New UNFPA research reveals that nearly a third of all women in developing countries become mothers during adolescence


Satvika Chalasani
 

Dear IBP colleagues,


Best regards,
Satvika

Satvika Chalasani, Ph.D.
Senior Technical Specialist; Lead on Adolescent Girls and E
nding Child Marriage
Technical Division, United Nations Population Fund (UNFPA)
605 Third Avenue, 4th Floor, New York, NY 10158, USA
Landline: +1 212-297-4931, Mobile: +1-512-423-4206


---------- Forwarded message ---------
Date: Tue, Jul 5, 2022 at 12:06 AM
Subject: PRESS RELEASE: UNFPA research reveals that nearly a third of all women in developing countries become mothers during adolescence

image.png


UNFPA research reveals that nearly a third of all women in developing countries become mothers during adolescence 

New York, 5 July 2022 Nearly a third of all women in developing countries begin childbearing at age 19 and younger, and nearly half of first births to adolescents are to children, or girls aged 17 and younger, reveals research released today by UNFPA, the UN sexual and reproductive health agency. 

While total fertility across the globe has fallen, the UNFPA report shows that women who began childbearing in adolescence had almost 5 births by the time they reached age 40 in 2015-2019. 

“When nearly a third of all women in developing countries are becoming mothers during adolescence, it is clear the world is failing adolescent girls,” said UNFPA Executive Director Dr. Natalia Kanem. “The repeat pregnancies we see among adolescent mothers are a glaring signpost that they desperately need sexual and reproductive health information and services.”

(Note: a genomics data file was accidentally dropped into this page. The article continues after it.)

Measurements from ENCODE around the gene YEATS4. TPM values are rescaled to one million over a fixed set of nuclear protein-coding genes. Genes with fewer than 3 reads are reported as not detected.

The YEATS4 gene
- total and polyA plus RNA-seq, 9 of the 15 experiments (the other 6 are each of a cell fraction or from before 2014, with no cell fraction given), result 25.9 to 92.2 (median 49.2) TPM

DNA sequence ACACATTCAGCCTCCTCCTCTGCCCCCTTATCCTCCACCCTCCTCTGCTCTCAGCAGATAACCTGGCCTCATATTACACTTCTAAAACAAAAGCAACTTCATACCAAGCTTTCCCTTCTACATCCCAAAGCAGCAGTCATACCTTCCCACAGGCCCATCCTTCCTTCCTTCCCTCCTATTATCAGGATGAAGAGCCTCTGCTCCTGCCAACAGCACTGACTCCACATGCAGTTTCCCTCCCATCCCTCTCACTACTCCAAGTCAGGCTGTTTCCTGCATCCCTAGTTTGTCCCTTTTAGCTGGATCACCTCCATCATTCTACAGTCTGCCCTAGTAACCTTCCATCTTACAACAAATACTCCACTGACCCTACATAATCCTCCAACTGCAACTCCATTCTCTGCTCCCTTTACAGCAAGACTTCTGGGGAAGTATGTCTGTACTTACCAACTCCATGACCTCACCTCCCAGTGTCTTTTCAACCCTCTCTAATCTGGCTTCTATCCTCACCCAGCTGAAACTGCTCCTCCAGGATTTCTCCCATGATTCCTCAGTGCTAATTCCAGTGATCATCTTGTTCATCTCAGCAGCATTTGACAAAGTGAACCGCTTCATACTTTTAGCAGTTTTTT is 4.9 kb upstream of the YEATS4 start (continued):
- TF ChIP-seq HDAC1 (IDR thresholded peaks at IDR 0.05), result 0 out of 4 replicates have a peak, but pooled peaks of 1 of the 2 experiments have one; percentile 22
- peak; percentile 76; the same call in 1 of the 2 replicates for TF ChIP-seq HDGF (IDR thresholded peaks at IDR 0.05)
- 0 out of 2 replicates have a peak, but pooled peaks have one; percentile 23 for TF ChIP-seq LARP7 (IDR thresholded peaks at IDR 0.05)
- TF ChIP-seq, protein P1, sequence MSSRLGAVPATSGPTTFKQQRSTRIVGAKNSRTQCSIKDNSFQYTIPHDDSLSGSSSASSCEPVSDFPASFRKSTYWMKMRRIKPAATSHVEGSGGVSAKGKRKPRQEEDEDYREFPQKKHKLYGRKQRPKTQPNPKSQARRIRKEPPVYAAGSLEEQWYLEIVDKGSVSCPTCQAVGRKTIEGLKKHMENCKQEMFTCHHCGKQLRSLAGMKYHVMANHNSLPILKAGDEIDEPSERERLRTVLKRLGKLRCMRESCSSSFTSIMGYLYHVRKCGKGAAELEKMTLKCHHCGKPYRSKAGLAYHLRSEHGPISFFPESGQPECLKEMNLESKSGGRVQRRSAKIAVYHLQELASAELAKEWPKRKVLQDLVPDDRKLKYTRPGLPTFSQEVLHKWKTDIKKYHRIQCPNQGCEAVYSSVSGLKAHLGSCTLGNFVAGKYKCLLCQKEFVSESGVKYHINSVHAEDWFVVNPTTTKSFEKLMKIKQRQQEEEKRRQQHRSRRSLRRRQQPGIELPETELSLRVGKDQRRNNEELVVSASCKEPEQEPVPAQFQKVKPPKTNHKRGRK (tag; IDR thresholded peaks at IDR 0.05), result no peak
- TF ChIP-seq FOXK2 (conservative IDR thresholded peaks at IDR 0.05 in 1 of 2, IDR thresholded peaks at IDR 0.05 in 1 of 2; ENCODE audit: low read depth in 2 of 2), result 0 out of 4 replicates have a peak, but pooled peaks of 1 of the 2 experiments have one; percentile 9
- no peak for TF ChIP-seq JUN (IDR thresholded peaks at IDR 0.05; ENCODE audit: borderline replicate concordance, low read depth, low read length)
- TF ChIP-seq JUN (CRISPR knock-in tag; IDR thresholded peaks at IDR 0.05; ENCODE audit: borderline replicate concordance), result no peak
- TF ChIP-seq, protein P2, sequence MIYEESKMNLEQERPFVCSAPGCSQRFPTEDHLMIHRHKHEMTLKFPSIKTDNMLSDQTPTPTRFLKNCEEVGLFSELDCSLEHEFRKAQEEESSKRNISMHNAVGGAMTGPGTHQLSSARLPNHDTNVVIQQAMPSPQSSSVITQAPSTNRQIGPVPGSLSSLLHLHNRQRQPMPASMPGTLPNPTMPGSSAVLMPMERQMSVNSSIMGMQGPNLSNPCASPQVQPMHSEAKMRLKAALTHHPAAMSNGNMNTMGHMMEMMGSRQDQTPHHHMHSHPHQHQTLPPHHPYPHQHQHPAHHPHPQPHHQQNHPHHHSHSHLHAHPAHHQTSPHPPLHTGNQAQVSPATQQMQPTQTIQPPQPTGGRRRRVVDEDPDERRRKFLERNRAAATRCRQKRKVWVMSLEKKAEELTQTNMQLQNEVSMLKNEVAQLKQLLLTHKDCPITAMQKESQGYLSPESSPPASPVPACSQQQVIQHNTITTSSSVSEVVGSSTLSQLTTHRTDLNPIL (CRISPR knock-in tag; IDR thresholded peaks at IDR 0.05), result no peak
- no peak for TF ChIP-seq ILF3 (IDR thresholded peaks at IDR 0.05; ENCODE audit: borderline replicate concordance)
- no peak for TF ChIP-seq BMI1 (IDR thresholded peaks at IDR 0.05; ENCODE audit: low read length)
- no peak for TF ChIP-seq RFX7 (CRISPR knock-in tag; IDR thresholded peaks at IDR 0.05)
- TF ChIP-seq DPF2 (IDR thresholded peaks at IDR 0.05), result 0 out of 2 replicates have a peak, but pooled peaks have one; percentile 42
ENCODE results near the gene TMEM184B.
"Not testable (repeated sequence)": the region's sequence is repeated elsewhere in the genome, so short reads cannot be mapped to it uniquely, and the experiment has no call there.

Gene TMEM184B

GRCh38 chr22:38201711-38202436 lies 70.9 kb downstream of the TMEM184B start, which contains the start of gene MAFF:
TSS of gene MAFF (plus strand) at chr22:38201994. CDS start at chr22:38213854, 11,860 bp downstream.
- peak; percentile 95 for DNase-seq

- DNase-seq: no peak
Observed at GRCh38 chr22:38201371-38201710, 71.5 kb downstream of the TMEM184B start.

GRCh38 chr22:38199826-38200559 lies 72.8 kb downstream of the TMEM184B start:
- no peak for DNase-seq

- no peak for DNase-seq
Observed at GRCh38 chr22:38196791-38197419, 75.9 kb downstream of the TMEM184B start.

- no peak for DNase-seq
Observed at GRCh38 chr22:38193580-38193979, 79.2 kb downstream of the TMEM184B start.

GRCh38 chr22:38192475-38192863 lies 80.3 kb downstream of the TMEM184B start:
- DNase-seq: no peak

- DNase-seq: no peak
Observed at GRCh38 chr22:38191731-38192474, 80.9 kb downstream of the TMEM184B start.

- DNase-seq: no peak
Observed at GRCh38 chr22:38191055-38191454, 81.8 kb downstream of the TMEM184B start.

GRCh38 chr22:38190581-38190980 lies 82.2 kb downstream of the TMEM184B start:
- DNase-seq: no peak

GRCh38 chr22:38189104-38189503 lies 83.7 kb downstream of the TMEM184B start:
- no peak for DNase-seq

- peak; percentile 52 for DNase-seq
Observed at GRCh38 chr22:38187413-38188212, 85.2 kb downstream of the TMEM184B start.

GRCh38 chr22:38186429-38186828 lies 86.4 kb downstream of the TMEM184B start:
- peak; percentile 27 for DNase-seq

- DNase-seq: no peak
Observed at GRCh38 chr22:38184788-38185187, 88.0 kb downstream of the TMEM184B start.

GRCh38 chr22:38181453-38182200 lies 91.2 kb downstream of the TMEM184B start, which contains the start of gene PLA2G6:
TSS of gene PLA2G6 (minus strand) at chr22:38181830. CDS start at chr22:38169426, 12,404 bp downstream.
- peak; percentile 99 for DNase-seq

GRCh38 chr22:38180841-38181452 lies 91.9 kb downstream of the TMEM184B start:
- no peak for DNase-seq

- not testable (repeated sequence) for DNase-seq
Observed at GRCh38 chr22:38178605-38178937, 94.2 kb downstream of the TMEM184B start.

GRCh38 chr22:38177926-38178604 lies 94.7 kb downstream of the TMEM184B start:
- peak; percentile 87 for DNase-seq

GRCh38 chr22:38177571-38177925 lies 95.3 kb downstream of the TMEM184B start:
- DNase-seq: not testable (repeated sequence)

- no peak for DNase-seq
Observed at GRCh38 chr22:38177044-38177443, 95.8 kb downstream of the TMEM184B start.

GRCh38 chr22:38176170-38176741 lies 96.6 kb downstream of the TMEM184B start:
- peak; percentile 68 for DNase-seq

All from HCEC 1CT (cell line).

After having their first child, additional childbearing in adolescence is common for child mothers. Among girls with a first birth at age 14 or younger, nearly three quarters also have a second birth in adolescence, and 40 per cent of those with two births progress to a third birth before exiting adolescence. 

Complications from giving birth are a leading cause of death and injury for adolescent girls, but being an adolescent mother can also lead to other grave violations of their human rights and serious social consequences, including child marriage, intimate-partner violence and mental health issues. The youngest child mothers face the highest risks. 

Across the globe, there are encouraging signs of declining levels of motherhood in childhood and adolescence. But the pace of decline has been alarmingly slow – often by only about three percentage points per decade. 

“Governments need to invest in adolescent girls and help expand their opportunities, resources, and skillsets, thereby helping avoid early and unintended pregnancies,” said Dr. Kanem. “When girls can meaningfully chart their own life course, motherhood in childhood will grow increasingly rare.”

The report lays out recommendations for policymakers including the need to provide girls with comprehensive sexuality education, mentorship, social support, and quality health services, provide families with economic support, and engage local organizations, all within a supportive policy and legal framework that recognizes the rights, capacities and needs of adolescents, particularly marginalized adolescent girls. 


About UNFPA:

UNFPA is the United Nations sexual and reproductive health agency. UNFPA's mission is to deliver a world where every pregnancy is wanted, every childbirth is safe and every young person's potential is fulfilled. UNFPA calls for the realization of reproductive rights for all and supports access to a wide range of sexual and reproductive health services, including voluntary family planning, quality maternal health care and comprehensive sexuality education.





      

Join global@groups.ibpnetwork.org to automatically receive all group messages.